Court Gives NY Foothold in International Art Battle

Leonardo da Vinci’s “Salvator Mundi” depicts a half-length figure of Christ with one hand raised in blessing and the other holding an orb.

MANHATTAN (CN) – The Second Circuit signed off Monday on a discovery order that will help global litigation involving an art broker accused of price gouging 38 paintings by such famous artists as Picasso and Van Gogh.

Swiss art broker Yves Bouvier began acquiring the works in question for Russian art collector Dmitry Rybolovlev in 2003, charging a 2 percent  commission on each sale.

To keep the high-profile sales private, however, Bouvier had little or no contact with the actual sellers during the sales; his interests were instead represented by MEI Invest or a related company.

Bouvier and Rybolovlev’s relationship soured in 2014 when The New York Times published a story about the sale of Leonardo da Vinci’s “Salvatore Mundi,” a painting of Christ whose title translates in English to Savior of the World. 

Though the story reported that this painting sold for anywhere from $75 million to $80 million, Rybolovlev claims he paid $127.5 million for the painting, roughly a 50 percent markup.

All in all, he claims, Bouvier’s markups caused him to overpay by $1 billion on 38 total paintings over 11 years.

Bouvier, who is linked to infamous high-profile forgers and also faces accusations of stealing famous paintings, was arrested in early 2015 in Monaco.

Rybolovlev — whose collection includes highly valued pieces by Monet and Gaugin — lives in Monaco and filed a criminal lawsuit against Bouvier there for fraud and money laundering. He also joined similar lawsuits against Bouvier in France and Singapore, where Bouvier’s assets are now subject to a freeze by Singapore’s high court.

The judge in the Singapore case ultimately stayed the litigation, howeverm leaving only the criminal lawsuits in France and Monaco active. Rybolovlev then petitioned the U.S. District Court for the Southern District of New York for discovery of documents from Sotheby’s for use in the lawsuits.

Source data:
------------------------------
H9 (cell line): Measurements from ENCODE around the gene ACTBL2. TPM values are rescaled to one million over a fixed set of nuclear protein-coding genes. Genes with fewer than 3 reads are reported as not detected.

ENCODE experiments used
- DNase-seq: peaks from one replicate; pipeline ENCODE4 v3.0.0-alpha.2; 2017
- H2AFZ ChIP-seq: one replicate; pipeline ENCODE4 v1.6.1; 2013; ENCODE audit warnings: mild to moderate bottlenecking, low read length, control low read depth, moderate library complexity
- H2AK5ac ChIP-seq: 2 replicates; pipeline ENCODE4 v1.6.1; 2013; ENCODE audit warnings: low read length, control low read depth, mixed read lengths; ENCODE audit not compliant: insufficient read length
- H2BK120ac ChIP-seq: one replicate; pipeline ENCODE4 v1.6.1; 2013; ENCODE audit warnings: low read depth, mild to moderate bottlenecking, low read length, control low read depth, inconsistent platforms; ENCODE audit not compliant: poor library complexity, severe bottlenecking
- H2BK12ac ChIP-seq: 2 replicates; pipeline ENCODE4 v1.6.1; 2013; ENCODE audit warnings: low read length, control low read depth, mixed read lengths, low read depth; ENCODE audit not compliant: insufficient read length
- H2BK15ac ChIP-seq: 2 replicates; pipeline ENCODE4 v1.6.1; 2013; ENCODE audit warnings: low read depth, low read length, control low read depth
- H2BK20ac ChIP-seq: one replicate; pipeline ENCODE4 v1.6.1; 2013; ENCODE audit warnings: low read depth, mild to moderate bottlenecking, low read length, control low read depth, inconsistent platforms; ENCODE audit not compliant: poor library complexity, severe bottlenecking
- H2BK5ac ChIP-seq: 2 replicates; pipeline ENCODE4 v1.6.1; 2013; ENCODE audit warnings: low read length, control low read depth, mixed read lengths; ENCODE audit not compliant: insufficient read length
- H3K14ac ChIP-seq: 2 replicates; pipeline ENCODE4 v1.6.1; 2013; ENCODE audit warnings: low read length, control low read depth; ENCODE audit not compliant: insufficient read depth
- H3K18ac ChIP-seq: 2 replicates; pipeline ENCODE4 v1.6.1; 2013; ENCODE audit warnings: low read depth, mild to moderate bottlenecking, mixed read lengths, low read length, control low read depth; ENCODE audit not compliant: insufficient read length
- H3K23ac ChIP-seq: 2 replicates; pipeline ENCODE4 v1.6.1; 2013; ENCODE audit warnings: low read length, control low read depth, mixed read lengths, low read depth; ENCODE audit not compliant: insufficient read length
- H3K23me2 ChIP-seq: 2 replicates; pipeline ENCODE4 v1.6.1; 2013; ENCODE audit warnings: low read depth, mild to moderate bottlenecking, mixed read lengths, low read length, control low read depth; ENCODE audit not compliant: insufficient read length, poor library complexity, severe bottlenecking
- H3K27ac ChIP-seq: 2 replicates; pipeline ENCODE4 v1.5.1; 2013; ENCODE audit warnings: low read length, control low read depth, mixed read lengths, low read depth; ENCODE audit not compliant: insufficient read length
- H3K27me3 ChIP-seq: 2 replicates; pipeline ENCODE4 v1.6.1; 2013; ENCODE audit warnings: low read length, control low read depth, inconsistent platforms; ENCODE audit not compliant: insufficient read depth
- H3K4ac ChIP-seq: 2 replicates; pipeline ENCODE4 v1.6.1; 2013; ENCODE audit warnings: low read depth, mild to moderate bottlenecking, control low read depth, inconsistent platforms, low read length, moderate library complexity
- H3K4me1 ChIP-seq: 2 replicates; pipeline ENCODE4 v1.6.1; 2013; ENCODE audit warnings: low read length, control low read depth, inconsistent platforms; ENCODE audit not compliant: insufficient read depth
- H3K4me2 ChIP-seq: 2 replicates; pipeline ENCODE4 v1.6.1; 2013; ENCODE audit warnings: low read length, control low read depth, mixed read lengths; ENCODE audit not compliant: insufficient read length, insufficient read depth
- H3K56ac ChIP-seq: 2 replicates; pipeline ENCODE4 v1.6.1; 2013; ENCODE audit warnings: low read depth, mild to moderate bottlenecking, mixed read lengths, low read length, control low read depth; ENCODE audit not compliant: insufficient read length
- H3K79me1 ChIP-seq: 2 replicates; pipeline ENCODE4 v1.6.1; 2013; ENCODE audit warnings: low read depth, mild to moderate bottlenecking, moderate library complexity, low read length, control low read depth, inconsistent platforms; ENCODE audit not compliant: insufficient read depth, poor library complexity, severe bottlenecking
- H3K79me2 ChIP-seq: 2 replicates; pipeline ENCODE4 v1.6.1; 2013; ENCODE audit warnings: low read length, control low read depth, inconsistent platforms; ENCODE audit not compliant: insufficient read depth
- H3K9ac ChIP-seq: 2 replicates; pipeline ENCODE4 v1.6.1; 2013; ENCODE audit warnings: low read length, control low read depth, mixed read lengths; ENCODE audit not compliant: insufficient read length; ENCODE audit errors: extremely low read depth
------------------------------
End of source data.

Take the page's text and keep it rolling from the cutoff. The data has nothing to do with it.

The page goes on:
In 2016 the auction house filed suit in an effort to recoup monies from the Da Vinci art sale and also to absolve itself of any blame in the dispute. Sotheby’s, which made $3 million on the sale, argued it was owed more since the artwork ultimately was sold for $127 million instead of the $80 million listed reported to the auction house.

Bouvier argued, however, that the lawsuits were duplicative and that either the Singaporean or Monegasque lawsuit would be tossed. Further, Rybolovlev should not be able to use discovery from the Monegasque lawsuit because he is not seeking damages in Monaco, Bouvier had argued.

In October 2016, the District Court ruled in favor of Rybolovlev, writing that as long as the art collector could show the documents sought were used at one point, discovery should be allowed even if damages are not sought.

A three-judge panel of the Second Circuit agreed Monday, noting that as long as Rybolovlev can show he has the “practical ability” to inject the requested documents into a foreign proceeding, he should be allowed to do so.

“As long as he or she makes that showing, it is not fatal to the application that he or she lacks a claim or relief before the foreign tribunal, whether for damages or otherwise,” the 21-page opinion states.

U.S. District Judge Lewis Kaplan, who normally presides on trial-level proceedings in Manhattan, sat on the appellate panel by designation.

Writing for the court, he said that, regardless of how many lawsuits Rybolovlev has filed worldwide on this issue, he may use the discovery from the case in Monaco in the lawsuits in Singapore, France, or anywhere else.

Rybolovlev’s family trust has filed the various suits through offshore companies Accent Delight International and Xitrans Finance.

Bouvier’s attorney, Daniel Levy of McKool Smith, did not return an email seeking comment.

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